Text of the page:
The Federal Reserve has also taken a number of regulatory steps--many in conjunction with other federal agencies--to continue to improve the resiliency of the financial system. Most recently, the Federal Reserve finalized a rule implementing section 165 of the Dodd-Frank Act to establish enhanced prudential standards for large banking firms in the form of risk-based and leverage capital, liquidity, and risk-management requirements. In addition, the rule requires large foreign banking organizations to form a U.S. intermediate holding company, and it imposes enhanced prudential requirements for these intermediate holding companies. Looking forward, the Federal Reserve is considering whether additional measures are needed to further reduce the risks associated with large, interconnected financial institutions.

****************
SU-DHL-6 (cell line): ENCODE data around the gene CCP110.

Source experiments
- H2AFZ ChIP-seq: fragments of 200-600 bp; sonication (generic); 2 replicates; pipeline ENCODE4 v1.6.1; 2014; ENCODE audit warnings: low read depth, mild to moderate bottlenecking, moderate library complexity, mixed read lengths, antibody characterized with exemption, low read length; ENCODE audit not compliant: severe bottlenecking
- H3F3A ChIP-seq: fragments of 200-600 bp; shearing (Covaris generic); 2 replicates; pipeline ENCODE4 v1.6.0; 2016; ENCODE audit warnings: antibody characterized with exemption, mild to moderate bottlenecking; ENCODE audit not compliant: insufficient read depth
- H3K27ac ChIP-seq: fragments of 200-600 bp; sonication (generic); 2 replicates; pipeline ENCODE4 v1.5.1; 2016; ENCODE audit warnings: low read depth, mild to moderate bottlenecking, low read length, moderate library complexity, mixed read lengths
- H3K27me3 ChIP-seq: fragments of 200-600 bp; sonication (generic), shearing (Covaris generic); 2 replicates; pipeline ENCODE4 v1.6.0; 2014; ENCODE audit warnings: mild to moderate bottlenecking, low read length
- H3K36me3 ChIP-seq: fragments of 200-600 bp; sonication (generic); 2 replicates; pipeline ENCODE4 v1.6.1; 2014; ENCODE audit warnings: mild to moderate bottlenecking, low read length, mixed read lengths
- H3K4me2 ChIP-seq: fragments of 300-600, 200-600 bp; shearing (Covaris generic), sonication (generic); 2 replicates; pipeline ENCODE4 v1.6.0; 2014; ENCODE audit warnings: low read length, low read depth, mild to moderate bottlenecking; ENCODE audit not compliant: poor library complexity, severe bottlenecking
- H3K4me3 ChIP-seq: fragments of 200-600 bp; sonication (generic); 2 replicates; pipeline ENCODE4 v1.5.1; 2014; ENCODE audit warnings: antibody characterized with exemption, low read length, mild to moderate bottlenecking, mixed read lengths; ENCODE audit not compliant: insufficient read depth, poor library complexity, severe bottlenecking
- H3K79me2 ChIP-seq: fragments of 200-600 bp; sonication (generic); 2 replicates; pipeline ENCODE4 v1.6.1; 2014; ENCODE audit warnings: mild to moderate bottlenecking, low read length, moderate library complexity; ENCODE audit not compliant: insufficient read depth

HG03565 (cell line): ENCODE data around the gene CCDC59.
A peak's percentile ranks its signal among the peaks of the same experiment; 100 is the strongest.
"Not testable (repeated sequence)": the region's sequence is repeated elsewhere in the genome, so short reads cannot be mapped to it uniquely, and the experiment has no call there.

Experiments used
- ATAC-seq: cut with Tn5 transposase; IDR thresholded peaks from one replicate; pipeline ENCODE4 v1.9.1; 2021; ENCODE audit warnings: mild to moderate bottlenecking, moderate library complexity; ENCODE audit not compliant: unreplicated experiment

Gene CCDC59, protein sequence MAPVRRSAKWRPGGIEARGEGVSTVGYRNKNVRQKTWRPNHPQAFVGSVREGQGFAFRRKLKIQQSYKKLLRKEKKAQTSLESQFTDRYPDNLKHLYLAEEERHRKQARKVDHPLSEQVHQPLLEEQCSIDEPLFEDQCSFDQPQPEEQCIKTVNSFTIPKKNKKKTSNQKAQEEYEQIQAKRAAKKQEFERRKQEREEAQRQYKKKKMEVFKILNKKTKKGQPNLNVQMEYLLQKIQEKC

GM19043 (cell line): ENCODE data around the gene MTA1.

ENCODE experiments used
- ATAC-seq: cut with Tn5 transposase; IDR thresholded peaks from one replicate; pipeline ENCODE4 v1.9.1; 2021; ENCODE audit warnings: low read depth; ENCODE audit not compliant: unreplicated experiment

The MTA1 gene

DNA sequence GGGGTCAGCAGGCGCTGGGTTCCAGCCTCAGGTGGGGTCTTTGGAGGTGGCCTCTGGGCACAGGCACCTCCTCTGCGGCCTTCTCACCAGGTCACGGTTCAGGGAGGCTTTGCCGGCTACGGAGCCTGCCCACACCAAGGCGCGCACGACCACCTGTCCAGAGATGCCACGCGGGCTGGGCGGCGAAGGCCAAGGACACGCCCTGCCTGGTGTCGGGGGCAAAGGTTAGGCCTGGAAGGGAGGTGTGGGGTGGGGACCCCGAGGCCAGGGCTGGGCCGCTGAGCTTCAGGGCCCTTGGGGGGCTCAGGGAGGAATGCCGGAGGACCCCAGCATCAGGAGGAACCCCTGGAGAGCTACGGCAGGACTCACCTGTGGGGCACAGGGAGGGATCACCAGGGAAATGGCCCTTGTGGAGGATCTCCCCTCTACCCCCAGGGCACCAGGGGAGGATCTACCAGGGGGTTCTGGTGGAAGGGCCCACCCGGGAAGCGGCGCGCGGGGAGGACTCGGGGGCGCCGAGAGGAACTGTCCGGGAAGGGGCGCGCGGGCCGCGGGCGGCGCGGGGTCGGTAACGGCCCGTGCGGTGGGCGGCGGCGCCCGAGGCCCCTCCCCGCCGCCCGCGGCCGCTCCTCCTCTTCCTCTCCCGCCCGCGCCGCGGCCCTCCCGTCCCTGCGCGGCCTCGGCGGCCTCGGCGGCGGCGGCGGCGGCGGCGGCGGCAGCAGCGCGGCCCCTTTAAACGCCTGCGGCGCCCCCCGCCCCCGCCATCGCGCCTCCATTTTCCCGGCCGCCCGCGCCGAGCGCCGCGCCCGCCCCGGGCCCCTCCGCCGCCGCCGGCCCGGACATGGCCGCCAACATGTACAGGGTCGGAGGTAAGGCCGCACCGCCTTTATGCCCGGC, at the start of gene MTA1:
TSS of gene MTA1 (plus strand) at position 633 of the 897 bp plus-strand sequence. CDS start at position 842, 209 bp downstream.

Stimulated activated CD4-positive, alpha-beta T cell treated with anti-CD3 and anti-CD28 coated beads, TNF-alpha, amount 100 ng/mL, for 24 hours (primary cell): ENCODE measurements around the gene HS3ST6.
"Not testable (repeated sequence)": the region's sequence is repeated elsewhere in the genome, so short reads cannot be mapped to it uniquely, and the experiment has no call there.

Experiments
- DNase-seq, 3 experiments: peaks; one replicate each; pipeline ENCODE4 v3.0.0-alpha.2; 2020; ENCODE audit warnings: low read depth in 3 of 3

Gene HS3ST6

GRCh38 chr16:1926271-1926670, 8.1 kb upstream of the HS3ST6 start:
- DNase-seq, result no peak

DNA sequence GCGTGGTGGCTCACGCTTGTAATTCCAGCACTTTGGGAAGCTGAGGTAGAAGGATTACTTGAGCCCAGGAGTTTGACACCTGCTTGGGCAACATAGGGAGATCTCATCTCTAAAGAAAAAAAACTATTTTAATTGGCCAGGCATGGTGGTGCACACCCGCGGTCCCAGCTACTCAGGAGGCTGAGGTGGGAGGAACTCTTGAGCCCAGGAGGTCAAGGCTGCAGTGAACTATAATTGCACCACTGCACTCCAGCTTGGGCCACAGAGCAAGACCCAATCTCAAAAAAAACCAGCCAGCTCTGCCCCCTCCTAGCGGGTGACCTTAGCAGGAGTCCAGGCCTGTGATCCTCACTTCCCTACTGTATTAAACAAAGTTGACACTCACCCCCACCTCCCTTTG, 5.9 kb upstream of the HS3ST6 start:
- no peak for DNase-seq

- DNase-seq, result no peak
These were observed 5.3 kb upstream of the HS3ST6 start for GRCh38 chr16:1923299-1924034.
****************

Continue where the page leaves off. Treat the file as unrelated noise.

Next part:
While we have seen substantial improvements in labor market conditions and the overall economy since the financial crisis and severe recession, we recognize that more must be accomplished. Many Americans who want a job are still unemployed, inflation continues to run below the FOMC's longer-run objective, and work remains to further strengthen our financial system. I will continue to work closely with my colleagues and others to carry out the important mission that the Congress has given the Federal Reserve.
Thank you. I will be pleased to take your questions.